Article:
There is a critical need for hotlines or in-person drop-in support services to help adult learners secure, use, and maintain their devices outside of the classroom. Some adult education programs refer students to public libraries for in-person tech support, when available, while others offer assistance remotely, sometimes in multiple languages. In Texas, a statewide bilingual phone hotline that was initially set up to provide remote math tutoring was repurposed and used as a technical support portal given the immense need for this service. That hotline has now expanded to serve as a Distance Education Call Center that provides technical support to practitioners and students every day of the week.
The Challenge: Disproportionate Access
Some 18 million households in the United States don’t have internet access of any type (including cellular or satellite). People of color are disproportionately affected; lack of internet access is much more prevalent in low-income neighborhoods, on tribal lands, and in households where Spanish is the primary language. Many Adult Basic Education students can’t afford the in-home broadband or Wi-Fi connections needed to participate in remote learning.
A Solution: Subsidized Offerings
Some newer initiatives that support access to free or reduced-cost internet access are being led by Verizon, Comcast, AT&T, Google, and EveryoneOn; federal reimbursement is also available as part of the 2009 Recovery Act and the Affordable Connectivity Program. While these initiatives are helpful, adult learners need increased assistance and awareness of such opportunities so that they can access and use such resources. Organizations such as NDIA and its affiliates are working hard to facilitate the adoption of these services, but partnerships with adult education could support greater uptake. Adult education leaders can get involved through the opportunities created by the Digital Equity Act, including the state planning grant program and other forthcoming opportunities from the National Telecommunications and Information Administration. Adult education programs that want to get involved can review the Notice of Funding Opportunity for the Digital Equity Act’s State Planning Grant. Follow the Transforming Immigrant Digital Equity project on the EdTech website to access an annotated resource that will provide clarification and guidance, especially for serving individuals with language barriers. Additionally, more information can be found in the article, Digital Equity Now: A Call to Action for Adult Education Leadership.
Recruitment and Access to Digital Skills Instruction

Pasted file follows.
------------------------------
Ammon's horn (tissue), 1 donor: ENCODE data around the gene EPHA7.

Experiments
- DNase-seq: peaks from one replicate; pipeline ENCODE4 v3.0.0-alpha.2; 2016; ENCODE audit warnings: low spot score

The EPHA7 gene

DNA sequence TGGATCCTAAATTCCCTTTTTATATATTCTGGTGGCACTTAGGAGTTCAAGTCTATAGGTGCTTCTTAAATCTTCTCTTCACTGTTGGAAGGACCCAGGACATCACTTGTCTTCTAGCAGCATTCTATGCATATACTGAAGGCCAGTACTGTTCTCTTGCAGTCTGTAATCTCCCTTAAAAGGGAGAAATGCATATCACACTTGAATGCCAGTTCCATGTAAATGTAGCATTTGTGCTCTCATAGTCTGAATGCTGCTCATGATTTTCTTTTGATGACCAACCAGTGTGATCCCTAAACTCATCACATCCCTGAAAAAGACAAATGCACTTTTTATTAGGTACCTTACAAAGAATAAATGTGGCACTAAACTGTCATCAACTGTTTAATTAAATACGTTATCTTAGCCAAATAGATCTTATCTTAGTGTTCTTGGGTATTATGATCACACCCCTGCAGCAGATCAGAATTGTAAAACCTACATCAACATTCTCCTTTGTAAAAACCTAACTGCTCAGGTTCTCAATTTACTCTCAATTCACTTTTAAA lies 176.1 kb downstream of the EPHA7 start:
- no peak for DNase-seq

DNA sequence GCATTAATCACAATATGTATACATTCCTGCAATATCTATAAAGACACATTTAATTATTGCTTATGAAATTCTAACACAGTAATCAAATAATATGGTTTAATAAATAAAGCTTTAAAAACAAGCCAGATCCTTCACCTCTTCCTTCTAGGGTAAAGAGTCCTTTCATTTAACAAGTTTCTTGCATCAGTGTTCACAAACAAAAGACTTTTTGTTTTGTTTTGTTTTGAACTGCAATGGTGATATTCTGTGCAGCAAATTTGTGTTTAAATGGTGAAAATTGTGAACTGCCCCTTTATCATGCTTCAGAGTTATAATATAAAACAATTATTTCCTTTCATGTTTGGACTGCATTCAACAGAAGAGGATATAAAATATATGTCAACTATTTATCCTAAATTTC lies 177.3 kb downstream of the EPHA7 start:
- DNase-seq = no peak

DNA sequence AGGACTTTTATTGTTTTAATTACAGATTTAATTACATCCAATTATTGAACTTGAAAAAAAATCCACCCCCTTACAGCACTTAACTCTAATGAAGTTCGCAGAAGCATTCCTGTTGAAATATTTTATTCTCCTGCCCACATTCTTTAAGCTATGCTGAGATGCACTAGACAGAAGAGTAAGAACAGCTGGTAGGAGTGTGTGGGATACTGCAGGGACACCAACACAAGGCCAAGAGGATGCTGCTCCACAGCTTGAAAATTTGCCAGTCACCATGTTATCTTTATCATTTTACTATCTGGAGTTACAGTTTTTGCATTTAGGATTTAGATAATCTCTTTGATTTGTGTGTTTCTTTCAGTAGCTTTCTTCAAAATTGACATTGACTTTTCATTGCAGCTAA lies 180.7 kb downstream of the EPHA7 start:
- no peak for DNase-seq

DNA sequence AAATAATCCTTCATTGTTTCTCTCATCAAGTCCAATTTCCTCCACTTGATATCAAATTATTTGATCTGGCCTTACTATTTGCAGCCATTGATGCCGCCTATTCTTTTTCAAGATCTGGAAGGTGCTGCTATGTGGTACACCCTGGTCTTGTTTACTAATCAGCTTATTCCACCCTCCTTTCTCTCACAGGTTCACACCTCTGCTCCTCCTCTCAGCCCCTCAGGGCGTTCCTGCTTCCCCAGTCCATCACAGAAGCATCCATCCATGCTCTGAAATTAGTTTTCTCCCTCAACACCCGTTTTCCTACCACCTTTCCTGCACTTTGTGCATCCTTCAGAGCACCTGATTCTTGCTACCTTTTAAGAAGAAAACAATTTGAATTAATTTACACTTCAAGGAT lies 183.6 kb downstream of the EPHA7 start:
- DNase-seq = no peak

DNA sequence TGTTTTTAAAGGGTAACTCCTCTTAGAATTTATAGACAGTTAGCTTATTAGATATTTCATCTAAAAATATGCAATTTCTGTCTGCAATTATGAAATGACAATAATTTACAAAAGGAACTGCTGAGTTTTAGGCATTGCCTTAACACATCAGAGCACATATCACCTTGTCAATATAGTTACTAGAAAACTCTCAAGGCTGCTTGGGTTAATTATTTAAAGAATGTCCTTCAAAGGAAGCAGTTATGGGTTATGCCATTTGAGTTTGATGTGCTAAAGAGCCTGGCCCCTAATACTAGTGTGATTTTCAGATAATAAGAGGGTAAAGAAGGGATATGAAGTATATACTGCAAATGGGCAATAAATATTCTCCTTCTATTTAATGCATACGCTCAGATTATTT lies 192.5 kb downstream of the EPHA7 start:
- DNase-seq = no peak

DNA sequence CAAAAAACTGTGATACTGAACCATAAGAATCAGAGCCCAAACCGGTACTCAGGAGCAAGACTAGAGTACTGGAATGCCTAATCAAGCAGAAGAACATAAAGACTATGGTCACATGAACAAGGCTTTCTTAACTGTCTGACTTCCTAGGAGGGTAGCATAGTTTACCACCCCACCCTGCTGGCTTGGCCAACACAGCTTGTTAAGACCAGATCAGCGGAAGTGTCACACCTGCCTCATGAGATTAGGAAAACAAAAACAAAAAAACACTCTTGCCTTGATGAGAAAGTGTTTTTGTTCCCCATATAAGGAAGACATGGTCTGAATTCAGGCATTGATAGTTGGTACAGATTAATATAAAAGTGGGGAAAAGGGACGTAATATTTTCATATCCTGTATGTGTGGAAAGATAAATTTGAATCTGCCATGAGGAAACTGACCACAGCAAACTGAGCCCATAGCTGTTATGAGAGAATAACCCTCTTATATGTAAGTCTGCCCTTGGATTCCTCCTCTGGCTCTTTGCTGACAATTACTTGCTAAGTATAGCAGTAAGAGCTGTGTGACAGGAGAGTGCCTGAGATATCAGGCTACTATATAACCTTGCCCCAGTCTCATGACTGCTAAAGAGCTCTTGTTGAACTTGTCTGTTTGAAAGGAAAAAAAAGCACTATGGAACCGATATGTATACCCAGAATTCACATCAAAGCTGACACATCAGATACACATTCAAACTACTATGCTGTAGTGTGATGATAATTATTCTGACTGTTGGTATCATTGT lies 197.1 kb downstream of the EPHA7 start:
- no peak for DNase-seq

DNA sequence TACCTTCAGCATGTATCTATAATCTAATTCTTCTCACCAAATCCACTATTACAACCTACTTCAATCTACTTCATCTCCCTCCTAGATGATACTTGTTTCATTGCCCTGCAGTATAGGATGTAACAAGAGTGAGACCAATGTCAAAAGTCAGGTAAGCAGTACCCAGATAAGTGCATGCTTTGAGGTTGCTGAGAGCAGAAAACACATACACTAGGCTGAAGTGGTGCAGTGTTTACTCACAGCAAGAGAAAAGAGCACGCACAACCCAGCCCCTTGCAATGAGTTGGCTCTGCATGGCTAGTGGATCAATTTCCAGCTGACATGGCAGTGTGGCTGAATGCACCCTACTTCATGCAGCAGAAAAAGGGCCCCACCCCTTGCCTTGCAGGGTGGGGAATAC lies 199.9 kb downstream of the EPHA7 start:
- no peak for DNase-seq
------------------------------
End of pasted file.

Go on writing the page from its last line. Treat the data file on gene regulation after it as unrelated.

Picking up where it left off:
The Challenge: Static Models
Beyond access to devices and the internet, over 32 million adult learners in the United States need support with device and internet use and the development of digital skills. According to the Digital US Coalition’s 2020 report Building a Digitally Resilient Workforce, adult education programming provides less than 10 percent of the foundational digital skills instruction needed. This points to a deep need for updated models of both student recruitment and digital skills instruction to expand the reach of adult education services and support more learners. As more digital inclusion services become available, it will be critical to promote them to those individuals who are most in need of such supports.
A Solution: Flexible Engagement
The Digital US report proposes providing instruction to adult learners in different contexts and settings to meet them where they are. Diversifying the places where instruction is delivered, the devices used for instruction, the times when instruction is offered, and the people delivering the instruction can result in increased access and new community ecosystems that foster learning.
Learners who participated in the DRAW focus groups expressed a strong preference for in-person and online classes over other forms of learning but made it clear that they benefit most from a multi-modal approach. They said they prefer the structure of an organized class but also want to be able to get individualized support from a tutor or digital navigator, and to access independent study materials for practice. When a digital navigator or other staff member is available to work with individuals to answer questions and solve technical issues, it increases learners’ confidence, helping them to overcome fear, embarrassment, and nervousness.
Many adult education and digital inclusion programs use the term digital navigation services to refer to the initial onboarding and ongoing support they provide to help learner-workers access devices and the internet to access services and search for jobs online. Digital US first coined the term digital navigator in 2019, building on decades of work by libraries and digital inclusion programs to provide such personalized support. The organization envisioned digital navigators as trained staff members or volunteers, including education and workforce providers. Digital US provides training and extensive resources for programs to embed this service into their work, including an online Digital Navigator Playbook that includes case studies of digital navigator services in adult education, community colleges, and library-based programs, and navigator resources that can be used for providing support.